While UAV’s continue to reshape the theater of war, they are also finding more and more non-military applications, from gathering atmospheric data to delivering supplies to remote villages. Now Aerovironment is examining the potential for its UAVs to rapidly re-establish communications when existing communications networks are knocked out following a natural or man-made disaster.
Aerovironment will demonstrate using its family of portable, hand-launched small unmanned aircraft systems (UAS) for creating an airborne communication relay. The individual aircraft, which include the RQ-11B Raven, Wasp AE, RQ-20A Puma and Shrike VTOL, are small enough to be transported in a backpack or vehicle and can be in the air in less than five minutes. Depending on the model, the unmanned aircraft, which are operated via a hand-held control unit, can fly for between 45 minutes and two hours.
NEW ATLAS NEEDS YOUR SUPPORT
Upgrade to a Plus subscription today, and read the site without ads.
It's just US$19 a year.UPGRADE NOW
The demonstrations are being conducted for the Federal Communications Commission’s (FCC) Deployable Aerial Communications Architecture (DACA) Notice of Inquiry (NOI) proceeding, which aims to ensure communications can be restored rapidly in the event of a disaster.
To enable hand-held public safety and emergency response radios to communicate with one another over long distances and beyond-line-of-sight without the need for ground-based antennas or repeaters, the unmanned aircraft will carry off-the-shelf communication relay equipment. This is in addition to Aerovironment’s Digital Data Link (DDL) component that enables encrypted, beyond-line-of-sight voice, video, data and text communication through each unmanned air vehicle and ground station.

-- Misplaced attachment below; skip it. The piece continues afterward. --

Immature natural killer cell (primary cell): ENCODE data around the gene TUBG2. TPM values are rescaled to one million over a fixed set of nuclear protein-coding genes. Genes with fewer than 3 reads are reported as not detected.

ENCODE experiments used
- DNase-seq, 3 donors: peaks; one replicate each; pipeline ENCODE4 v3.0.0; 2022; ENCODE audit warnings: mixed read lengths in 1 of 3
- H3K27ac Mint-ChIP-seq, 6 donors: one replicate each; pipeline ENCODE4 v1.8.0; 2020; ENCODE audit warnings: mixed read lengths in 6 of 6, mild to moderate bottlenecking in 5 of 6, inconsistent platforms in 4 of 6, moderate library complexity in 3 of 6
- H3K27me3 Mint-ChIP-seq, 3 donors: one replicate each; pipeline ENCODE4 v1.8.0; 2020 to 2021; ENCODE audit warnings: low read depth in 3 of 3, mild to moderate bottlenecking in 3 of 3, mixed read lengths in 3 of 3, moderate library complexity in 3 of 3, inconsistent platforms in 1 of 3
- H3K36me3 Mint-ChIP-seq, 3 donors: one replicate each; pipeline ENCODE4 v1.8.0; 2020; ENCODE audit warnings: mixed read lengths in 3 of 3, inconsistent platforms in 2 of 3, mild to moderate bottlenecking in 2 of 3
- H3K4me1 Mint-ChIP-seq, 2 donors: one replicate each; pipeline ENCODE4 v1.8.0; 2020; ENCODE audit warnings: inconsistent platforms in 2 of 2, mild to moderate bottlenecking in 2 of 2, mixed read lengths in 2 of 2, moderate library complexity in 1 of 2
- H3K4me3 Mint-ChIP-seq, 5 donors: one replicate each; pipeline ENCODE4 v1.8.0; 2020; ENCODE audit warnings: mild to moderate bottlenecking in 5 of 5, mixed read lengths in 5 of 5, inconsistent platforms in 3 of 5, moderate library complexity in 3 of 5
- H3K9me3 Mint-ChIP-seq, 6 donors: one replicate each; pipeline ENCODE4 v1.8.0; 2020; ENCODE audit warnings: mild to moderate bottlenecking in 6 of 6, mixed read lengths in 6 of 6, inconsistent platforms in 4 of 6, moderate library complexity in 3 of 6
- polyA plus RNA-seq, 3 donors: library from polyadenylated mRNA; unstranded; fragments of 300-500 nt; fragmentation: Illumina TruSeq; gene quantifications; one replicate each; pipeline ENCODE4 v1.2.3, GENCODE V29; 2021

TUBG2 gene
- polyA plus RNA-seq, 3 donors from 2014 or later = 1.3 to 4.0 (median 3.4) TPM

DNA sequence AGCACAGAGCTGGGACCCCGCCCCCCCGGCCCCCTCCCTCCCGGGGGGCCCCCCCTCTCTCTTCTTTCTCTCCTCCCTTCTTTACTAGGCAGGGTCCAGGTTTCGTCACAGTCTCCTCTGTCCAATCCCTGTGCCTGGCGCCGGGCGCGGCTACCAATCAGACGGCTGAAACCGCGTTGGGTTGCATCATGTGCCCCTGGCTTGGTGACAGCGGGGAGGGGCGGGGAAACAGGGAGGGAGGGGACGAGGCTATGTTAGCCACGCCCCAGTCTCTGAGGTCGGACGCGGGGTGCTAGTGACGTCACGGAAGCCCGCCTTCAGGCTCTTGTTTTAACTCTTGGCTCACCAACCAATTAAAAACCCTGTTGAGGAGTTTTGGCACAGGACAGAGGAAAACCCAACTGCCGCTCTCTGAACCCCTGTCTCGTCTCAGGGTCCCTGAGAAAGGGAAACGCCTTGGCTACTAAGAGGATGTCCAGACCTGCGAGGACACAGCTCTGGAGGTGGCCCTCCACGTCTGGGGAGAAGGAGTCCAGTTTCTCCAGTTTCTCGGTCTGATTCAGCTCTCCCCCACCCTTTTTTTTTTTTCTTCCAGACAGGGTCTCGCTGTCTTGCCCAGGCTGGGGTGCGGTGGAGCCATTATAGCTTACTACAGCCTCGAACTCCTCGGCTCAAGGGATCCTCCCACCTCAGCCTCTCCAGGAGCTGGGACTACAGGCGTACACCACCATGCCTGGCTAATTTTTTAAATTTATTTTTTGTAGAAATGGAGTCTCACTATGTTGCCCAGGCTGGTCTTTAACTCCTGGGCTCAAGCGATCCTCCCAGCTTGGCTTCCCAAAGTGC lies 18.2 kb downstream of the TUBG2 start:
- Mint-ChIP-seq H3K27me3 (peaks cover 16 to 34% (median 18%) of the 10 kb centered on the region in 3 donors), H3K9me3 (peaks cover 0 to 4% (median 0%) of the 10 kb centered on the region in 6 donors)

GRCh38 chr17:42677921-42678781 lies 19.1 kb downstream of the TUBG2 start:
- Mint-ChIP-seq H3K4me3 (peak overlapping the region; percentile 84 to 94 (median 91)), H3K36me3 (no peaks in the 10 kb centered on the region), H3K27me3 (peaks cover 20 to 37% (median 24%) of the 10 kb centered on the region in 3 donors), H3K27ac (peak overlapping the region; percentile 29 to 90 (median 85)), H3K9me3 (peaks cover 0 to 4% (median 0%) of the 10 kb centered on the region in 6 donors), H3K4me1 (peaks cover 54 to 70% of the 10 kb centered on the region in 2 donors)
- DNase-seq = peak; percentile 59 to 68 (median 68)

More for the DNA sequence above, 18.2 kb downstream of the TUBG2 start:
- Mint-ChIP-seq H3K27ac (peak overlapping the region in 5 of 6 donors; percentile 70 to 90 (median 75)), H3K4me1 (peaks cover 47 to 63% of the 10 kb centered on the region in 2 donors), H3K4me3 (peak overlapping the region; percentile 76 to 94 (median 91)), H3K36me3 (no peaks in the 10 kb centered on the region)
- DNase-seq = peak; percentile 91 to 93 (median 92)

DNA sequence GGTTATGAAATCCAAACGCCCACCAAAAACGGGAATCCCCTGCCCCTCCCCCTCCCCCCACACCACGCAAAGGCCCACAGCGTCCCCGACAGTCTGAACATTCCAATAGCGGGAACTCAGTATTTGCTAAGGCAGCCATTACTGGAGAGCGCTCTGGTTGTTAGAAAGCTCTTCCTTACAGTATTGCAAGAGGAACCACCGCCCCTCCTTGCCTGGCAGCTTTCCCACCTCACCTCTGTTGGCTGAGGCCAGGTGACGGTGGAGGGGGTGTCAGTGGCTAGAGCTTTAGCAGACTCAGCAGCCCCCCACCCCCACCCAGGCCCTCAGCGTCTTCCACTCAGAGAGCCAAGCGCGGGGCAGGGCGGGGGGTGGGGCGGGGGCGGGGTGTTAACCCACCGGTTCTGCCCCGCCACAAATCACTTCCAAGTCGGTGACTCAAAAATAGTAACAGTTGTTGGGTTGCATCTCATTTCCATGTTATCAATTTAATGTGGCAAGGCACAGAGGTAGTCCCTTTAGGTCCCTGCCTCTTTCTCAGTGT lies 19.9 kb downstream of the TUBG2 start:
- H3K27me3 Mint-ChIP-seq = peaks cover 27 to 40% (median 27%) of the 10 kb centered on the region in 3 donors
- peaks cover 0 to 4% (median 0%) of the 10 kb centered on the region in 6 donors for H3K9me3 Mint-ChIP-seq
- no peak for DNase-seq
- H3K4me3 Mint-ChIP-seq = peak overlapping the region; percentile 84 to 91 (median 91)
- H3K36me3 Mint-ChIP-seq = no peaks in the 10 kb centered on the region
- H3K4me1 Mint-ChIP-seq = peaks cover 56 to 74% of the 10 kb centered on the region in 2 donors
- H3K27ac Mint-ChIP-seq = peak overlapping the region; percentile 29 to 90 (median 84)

“AeroVironment’s small UAS have proven themselves to be reliable, rugged, and cost-effective lifesaving tools for troops on the frontline,” said Roy Minson, AeroVironment senior vice president and general manager of Unmanned Aircraft Systems. “We are seeing only the beginning of the utility these tools can deliver to military and non-military users. By demonstrating how small UAS can also provide instant communications capabilities we hope to help the FCC and industry envision valuable new applications of our technology to preserve lives, property and resources.”